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Weekly Jobless Claims Drop To Lowest Level Since Early Days Of The Pandemic: Report
US President Donald Trump gives a thumbs up as he leaves a rally at Tucson International Airport in Tucson, Arizona on October 19, 2020. - US President Donald Trump went after top government scientist Anthony Fauci in a call with campaign staffers on October 19, 2020, suggesting the hugely respected and popular doctor was an "idiot."
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Weekly jobless claims have dropped to their lowest levels since the early days of the coronavirus pandemic in March, which could bolster President Donald Trump’s re-election efforts.

“New filings for jobless claims in the U.S. totaled 787,000 last week, the lowest total since the early days of the coronavirus pandemic,” CNBC reported. “The total reflected a decline of 55,000 from the downwardly revised 842,000 from the previous week. The last time the weekly claims total was lower was the 282,000 on March 14, just before an avalanche of layoffs that occurred in conjunction with efforts to combat the virus.”

The report noted that some economists had expected the number to be approximately 90,000 higher. The report added that one reason for the drop was that some workers had moved onto the Pandemic Unemployment Assistance emergency compensation program after they exhausted their regular benefits.

“In addition to the substantial drop in the headline number, continuing claims also showed another hefty drop,” CNBC added. “The level of those getting benefit for at least two weeks dripped by 1.02 million to 8.37 million.”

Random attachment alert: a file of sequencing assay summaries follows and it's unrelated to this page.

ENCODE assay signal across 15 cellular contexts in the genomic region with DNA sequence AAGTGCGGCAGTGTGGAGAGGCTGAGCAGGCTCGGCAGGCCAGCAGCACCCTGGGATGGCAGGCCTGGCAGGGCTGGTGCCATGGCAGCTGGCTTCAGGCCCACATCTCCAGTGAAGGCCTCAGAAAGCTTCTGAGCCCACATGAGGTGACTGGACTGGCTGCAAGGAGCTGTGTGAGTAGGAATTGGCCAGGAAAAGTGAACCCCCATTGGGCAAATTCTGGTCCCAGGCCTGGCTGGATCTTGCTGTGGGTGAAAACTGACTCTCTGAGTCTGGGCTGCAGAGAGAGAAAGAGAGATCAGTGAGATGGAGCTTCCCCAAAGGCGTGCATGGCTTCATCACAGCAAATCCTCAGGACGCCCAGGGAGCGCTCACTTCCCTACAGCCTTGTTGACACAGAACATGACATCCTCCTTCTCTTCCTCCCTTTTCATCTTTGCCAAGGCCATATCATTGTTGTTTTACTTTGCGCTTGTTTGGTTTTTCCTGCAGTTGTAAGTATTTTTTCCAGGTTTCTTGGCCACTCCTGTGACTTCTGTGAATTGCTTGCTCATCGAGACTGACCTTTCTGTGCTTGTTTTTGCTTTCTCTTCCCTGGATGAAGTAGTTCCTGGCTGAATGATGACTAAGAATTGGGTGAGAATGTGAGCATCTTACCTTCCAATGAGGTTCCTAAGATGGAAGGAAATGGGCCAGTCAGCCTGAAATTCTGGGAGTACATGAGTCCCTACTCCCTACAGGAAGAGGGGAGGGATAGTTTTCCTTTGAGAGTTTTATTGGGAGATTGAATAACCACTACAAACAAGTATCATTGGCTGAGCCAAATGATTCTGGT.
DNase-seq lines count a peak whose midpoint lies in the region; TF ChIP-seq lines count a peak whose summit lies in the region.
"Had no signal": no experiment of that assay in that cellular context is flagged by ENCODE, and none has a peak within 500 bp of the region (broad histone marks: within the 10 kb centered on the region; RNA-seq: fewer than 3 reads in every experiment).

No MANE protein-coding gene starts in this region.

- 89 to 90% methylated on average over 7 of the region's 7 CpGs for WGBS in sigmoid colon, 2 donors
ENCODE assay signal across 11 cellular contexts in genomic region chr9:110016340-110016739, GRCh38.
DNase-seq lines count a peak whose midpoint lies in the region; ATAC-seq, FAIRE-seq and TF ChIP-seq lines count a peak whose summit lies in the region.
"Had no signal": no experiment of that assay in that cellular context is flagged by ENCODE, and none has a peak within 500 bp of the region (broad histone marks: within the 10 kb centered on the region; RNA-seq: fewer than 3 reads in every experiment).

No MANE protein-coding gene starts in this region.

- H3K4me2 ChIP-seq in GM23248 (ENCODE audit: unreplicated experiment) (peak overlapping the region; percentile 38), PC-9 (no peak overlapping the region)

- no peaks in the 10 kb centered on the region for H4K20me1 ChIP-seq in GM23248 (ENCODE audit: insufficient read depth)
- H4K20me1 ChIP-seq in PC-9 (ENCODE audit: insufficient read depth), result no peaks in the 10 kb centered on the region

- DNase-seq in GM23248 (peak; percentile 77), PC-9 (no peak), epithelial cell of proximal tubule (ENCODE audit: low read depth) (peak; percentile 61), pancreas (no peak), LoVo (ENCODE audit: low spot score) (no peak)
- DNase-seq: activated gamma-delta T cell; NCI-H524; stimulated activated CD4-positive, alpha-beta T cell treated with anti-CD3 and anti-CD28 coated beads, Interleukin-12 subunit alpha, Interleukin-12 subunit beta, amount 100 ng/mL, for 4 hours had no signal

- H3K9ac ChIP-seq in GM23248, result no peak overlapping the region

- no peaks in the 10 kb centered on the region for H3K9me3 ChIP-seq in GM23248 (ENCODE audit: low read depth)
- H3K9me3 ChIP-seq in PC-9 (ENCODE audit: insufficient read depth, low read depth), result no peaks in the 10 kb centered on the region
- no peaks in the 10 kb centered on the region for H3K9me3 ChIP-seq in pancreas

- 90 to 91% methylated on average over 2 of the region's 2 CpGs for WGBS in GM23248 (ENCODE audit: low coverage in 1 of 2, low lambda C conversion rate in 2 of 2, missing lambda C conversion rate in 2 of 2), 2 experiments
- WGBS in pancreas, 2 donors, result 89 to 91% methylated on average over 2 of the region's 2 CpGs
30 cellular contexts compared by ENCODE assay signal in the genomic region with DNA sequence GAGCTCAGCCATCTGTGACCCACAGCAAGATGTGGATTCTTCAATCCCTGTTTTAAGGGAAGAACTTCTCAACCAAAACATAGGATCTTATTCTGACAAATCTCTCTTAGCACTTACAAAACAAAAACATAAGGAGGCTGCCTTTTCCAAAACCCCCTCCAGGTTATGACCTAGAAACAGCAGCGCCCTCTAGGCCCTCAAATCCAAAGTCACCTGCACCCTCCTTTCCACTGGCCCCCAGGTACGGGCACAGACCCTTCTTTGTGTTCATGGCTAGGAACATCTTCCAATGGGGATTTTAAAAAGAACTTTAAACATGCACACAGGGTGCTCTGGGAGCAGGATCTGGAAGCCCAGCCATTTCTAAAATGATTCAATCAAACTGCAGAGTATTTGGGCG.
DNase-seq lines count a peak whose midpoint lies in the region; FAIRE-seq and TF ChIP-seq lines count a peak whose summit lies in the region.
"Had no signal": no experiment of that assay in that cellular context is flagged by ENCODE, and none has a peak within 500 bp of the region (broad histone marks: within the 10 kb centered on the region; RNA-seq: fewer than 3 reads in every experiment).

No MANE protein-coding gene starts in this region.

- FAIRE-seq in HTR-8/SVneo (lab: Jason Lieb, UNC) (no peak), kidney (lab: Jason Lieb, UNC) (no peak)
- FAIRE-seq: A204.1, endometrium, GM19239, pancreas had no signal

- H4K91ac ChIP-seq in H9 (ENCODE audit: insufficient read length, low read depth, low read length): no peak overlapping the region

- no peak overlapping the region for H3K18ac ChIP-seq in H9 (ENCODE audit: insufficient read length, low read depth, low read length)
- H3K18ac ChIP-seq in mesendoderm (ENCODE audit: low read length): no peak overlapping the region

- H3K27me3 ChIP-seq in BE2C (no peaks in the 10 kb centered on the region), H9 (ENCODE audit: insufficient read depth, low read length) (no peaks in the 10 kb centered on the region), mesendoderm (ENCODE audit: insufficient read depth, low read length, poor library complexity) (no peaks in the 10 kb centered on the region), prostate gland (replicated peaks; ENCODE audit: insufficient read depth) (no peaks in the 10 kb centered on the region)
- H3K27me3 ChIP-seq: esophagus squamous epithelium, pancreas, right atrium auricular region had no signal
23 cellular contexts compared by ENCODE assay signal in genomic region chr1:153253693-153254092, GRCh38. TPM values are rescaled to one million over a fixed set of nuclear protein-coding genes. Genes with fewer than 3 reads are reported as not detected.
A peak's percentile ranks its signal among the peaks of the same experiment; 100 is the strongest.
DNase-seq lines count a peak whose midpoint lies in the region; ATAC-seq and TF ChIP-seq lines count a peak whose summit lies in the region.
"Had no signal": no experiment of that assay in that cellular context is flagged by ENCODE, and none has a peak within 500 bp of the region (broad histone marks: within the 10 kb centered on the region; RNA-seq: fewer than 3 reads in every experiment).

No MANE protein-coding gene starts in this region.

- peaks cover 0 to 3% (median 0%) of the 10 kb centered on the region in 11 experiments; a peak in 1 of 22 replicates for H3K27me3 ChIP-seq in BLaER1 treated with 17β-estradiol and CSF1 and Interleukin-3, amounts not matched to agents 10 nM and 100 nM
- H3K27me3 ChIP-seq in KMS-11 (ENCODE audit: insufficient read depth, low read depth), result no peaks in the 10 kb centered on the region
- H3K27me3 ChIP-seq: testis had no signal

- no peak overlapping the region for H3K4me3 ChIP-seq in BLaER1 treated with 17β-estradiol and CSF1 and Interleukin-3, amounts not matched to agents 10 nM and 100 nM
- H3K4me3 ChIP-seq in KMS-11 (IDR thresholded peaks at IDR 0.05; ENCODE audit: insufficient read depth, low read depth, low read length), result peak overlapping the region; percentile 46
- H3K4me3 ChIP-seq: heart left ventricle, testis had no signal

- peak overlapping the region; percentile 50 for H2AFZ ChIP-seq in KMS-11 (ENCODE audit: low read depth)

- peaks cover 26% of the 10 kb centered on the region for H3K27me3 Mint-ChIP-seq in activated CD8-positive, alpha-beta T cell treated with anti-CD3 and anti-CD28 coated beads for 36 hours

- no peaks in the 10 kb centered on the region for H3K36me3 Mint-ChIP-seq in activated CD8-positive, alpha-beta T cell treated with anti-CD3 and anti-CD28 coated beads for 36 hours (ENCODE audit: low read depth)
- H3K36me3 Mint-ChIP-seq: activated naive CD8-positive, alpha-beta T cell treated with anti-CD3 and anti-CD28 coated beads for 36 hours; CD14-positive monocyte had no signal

Ian Shepherdson, chief economist at Pantheon Macroeconomics, told CNBC in a statement:

We’re happy to see continuing claims fall, but the decline — even allowing for the PEUC/extended benefits effect — does not map one-to-one onto rising payrolls. Some people no longer claiming benefits may have dropped out of the labor force, while some might have taken non-payroll gig or freelance jobs. Moreover, continuing claims lag initial claims, so if initial claims start rising again, continuing claims will follow.

The Department of Labor noted that the advance seasonally adjusted insured unemployment rate had dropped to 5.7 percent, a drop of 0.7 percent from the previous week’s rate of 6.4 percent.

Labor Sectary Eugene Scalia said that today’s job numbers represented “encouraging news about the job market.”

Scalia added on Twitter, “We still have millions of Americans to help return to work—but the job market is miles ahead of April forecasts.”

“The number of people receiving benefits through state programs, which cover most workers, has declined in recent weeks to the lowest levels since late March,” The Wall Street Journal reported. “That is consistent with many employers recalling workers furloughed earlier this year, and some, such as online retailers and logistics firms, adding staff.”

On Monday, SmartAsset published a list of the fastest growing jobs in each state: